Open Access

Association of two common polymorphisms of apolipoprotein A5 gene with metabolic syndrome indicators in a North Iranian population, a cross-sectional study

  • Sohrab Halalkhor1,
  • Farzad Jalali2,
  • Karimollah Hajian Tilaki3 and
  • Shahla Shojaei4Email author
Journal of Diabetes & Metabolic Disorders201413:48

DOI: 10.1186/2251-6581-13-48

Received: 26 December 2013

Accepted: 13 March 2014

Published: 7 April 2014

Abstract

Background

Metabolic syndrome is an obesity dependent disorder with a worldwide high prevalence. Regarding the high prevalence of Metabolic syndrome in Iran we analyzed the influence of -1131T>C (rs662799) and c.56C>G (S19W, rs3135506) polymorphisms of the novel apolipoprotein gene, ApoA5, on some Metabolic Syndrome indicators in population from north of Iran.

Methods

199 volunteers from Babol city-Iran were divided in two groups of low (N = 99, TG ≤ 103 mg/dl) and high (N = 100, TG ≥ 150 mg/dl) serum levels of Triglycerides (TG). We amplified the gene fragments containing -1131T>C and c.56C>G polymorphisms by PCR method and revealed the polymorphisms by RFLP analysis.

Results

We found a significant association (p = 0.016, Independent t-test) between high levels of TG and -1131T>C polymorphism but not between this polymorphism and serum HDL-C concentrations. Carriers of the C allele had a 1.97 times higher odds ratio to be in the high-TG group than those of the TT genotype (95%, CI = 1.05-3.68). We observed no association between -1131T>C polymorphism with either Waist-to-Hip Ratio (WHR) or Body-Mass-Index (BMI). In the case of c.56C>G polymorphism, although it showed a significant relationship with WHR (p = 0/040, Independent t-test), but failed to correlate with either levels of TG (p = 0.594) or HDL-C (p = 0.640) in serum.

Conclusion

Our study confirms that ApoA5 gene polymorphisms, -1131T>C and c.56C>G are associated with the two criteria of Metabolic Syndrome, TG and WHR, respectively.

Keywords

-1131T>C (rs662799) c.56C>G (S19W rs3135506) Triglyceride WHR

Background

Metabolic syndrome (MetS) is a combination of clinical and paraclinical signs characterized by abdominal obesity, dyslipidemia (high triglyceride (TG), low HDL-cholesterol (HDL-C)), hypertension and hyperglycemia (3 out of 5). Several definitions have been presented to diagnose MetS, with the most earliest being the WHO definition, which declares high TG and waist-to-hip ratio (WHR) as the basic criteria [1]. Recent studies presented hypertriglyceridemia as a hallmark of MetS [2]. Also, Hypertriglyceridemia can subsequently result in serum HDL-C reduction, another hallmark of MetS [2, 3].

MetS has been known as a risk factor for cardiovascular disease (CVD) and diabetes mellitus [4] and has an increasing rate of prevalence globally [5, 6]. The prevalence of MetS based on National Cholesterol Education Program Adult Treatment Panel III (NCEP ATP III) in Iran varies from 21% in southeast [7] to 23.7% in the west [8] and 29.9% in the center [9] with higher rate in women than men. It is worth mentioning that the prevalence of MetS is 31% among women in the north [10].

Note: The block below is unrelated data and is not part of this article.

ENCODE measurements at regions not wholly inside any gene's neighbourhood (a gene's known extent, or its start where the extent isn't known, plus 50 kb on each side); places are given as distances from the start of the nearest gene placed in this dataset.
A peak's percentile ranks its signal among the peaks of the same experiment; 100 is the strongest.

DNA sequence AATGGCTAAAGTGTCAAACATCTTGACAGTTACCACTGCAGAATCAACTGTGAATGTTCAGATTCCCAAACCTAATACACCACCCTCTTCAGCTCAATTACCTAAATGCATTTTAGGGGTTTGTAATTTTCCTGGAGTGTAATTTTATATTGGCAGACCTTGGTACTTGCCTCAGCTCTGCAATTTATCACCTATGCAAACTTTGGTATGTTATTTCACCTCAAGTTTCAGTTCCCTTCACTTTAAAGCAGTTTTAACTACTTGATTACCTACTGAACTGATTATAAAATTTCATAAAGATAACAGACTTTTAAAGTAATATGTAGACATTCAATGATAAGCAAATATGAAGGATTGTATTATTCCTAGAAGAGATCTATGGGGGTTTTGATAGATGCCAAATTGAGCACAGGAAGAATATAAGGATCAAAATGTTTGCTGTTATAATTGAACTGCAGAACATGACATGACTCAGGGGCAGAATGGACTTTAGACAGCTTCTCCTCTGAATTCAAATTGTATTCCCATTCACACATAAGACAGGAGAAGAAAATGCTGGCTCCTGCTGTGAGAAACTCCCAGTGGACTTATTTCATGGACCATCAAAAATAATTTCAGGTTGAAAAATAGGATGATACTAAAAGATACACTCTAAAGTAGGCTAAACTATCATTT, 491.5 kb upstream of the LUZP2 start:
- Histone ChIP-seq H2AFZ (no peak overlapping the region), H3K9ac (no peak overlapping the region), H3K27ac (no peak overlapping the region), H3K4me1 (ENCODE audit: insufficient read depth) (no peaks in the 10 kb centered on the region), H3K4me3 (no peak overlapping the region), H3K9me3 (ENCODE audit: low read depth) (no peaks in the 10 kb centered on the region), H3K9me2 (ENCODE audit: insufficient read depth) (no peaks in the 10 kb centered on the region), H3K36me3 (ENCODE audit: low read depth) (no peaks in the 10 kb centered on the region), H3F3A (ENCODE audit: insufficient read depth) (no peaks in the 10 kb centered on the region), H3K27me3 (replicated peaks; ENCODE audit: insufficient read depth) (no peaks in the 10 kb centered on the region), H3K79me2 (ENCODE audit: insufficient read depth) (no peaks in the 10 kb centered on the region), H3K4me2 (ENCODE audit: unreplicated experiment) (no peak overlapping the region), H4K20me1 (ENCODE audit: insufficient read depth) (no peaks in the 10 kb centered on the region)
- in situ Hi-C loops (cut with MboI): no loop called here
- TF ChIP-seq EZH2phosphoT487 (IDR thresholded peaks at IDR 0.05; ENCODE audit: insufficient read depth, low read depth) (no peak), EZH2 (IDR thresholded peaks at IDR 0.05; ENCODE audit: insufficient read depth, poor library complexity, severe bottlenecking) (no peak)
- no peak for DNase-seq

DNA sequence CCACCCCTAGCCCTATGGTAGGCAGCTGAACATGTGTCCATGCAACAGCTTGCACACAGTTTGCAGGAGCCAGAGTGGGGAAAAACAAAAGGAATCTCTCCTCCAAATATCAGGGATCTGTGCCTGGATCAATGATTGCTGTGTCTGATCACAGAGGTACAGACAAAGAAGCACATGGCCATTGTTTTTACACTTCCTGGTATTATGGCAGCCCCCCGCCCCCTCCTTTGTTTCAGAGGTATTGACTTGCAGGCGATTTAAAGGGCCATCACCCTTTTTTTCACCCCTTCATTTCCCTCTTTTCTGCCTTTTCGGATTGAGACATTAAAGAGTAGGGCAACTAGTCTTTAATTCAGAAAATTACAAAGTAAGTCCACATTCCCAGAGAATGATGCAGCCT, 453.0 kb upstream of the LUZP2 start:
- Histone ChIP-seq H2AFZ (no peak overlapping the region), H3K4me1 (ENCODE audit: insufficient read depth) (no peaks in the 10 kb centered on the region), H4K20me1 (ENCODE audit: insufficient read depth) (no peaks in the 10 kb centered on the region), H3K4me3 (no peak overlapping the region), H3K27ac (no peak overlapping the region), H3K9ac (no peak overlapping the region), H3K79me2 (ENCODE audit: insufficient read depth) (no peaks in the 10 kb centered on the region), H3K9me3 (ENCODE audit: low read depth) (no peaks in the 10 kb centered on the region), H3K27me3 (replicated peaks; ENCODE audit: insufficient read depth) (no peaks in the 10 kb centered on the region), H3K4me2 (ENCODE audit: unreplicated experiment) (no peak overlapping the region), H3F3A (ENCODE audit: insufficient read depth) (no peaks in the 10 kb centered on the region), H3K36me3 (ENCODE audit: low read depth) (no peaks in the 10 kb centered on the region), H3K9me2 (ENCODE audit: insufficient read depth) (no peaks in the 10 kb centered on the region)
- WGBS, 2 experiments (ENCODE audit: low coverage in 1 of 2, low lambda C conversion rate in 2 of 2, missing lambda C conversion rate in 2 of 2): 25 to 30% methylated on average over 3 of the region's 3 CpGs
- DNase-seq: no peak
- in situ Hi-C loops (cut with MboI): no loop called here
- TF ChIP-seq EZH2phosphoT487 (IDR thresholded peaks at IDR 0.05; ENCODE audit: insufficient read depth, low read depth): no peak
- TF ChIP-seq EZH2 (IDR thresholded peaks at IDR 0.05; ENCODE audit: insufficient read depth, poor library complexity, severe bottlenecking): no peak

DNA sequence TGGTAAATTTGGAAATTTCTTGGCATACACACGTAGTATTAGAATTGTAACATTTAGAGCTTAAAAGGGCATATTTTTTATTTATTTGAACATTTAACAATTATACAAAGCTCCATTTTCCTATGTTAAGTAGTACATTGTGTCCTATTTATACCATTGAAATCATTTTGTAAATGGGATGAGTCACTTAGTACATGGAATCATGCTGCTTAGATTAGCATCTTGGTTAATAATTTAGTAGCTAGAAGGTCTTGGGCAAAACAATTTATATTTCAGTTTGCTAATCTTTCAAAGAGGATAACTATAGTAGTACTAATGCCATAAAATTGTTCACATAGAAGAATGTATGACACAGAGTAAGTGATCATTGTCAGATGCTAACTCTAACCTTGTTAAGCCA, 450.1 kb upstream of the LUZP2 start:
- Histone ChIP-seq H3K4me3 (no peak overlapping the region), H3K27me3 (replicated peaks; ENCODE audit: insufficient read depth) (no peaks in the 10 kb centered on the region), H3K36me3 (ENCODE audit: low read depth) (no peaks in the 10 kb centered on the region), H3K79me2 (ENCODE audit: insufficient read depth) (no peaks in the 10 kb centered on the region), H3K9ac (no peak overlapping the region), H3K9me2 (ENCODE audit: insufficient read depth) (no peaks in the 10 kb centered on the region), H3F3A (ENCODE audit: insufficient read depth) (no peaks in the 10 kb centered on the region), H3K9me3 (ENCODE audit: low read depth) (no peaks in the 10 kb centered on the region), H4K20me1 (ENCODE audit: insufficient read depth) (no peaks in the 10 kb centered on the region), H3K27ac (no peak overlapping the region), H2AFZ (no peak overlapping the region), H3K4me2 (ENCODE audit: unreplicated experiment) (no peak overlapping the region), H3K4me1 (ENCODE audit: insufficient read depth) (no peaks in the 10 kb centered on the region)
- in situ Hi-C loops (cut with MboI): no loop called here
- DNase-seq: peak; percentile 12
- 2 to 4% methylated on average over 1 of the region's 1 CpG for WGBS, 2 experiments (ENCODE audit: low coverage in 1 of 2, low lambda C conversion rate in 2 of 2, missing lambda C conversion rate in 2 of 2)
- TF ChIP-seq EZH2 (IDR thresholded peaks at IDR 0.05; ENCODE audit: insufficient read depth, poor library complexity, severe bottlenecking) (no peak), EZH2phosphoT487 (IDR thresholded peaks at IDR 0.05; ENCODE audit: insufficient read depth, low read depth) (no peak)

The exact pathological mechanism of MetS has not yet been clarified but it has been established that both environmental and genetic factors are involve [1113]. ApolipoproteinA5 (ApoA5) gene which is located on chromosome 11q23 (NC_000011.9) on APOA1/C3/A4/A5 gene cluster has been recently discovered [14]. Despite its low plasma concentration, ApoA5 has been shown to have great effect on the plasma TG concentration [15, 16]. These effects are partially attributed to the role of ApoA5 on TG metabolism (Reviewed in [17]) as well as to its influence on food intake [18].

Molecular mechanism of ApoA5 effect on TG metabolism is not completely understood. ApoA5 is suggested to impede the second step of VLDL gathering [19]. In vivo studies on human ApoA5 transgenic mice demonstrated that ApoA5 could interact with lipoprotein lipase and significantly increase its activity [20]. These results suggest that ApoA5 might induce a decrease in VLDL associated TG levels by both decreasing hepatic VLDL synthesis and increasing VLDL clearance. Besides, a recent study showed that ApoA5 may be absorbed by human adipocytes and may play a role in TG storage regulation [21].

Two polymorphisms of ApoA5, -1131T>C (rs662799) and c.56C>G (rs3135506) have been shown to be associated with TG level and dyslipidemia in different ethnics [2225]. ApoA5 -1131T>C polymorphism is located in the promoter of ApoA5 gene; therefore, it is expected to affect gene transcription and consequently serum ApoA5 levels. Relationship between ApoA5 level and TG has been reported in some research [26].

c.56C>G polymorphism of APOA5 gene has been identified as a functional variant which tryptophan is substituted with serine in signal peptide. This polymorphism results in decrease in ApoA5 secretion and 3 fold decline in plasma protein level with subsequent increase in plasma TG [27].

With the aim of addressing the role of APOA5 polymorphisms in the high prevalence of MetS in the north of Iran, we investigated the association of the two common polymorphisms of ApoA5 gene, -1131T>C and c.56C>G, with the MetS criteria.

Subjects, material and methods

Ethical consideration

This cross-sectional study was performed from August 2008 to August 2009 in Babol, Iran. This study was done in agreement with the Helsinki Declaration, following approval by the ethical committee of the Medical school. Written informed permission was obtained from all subjects after ensuring them about safety of the procedure and security of their information.

Subjects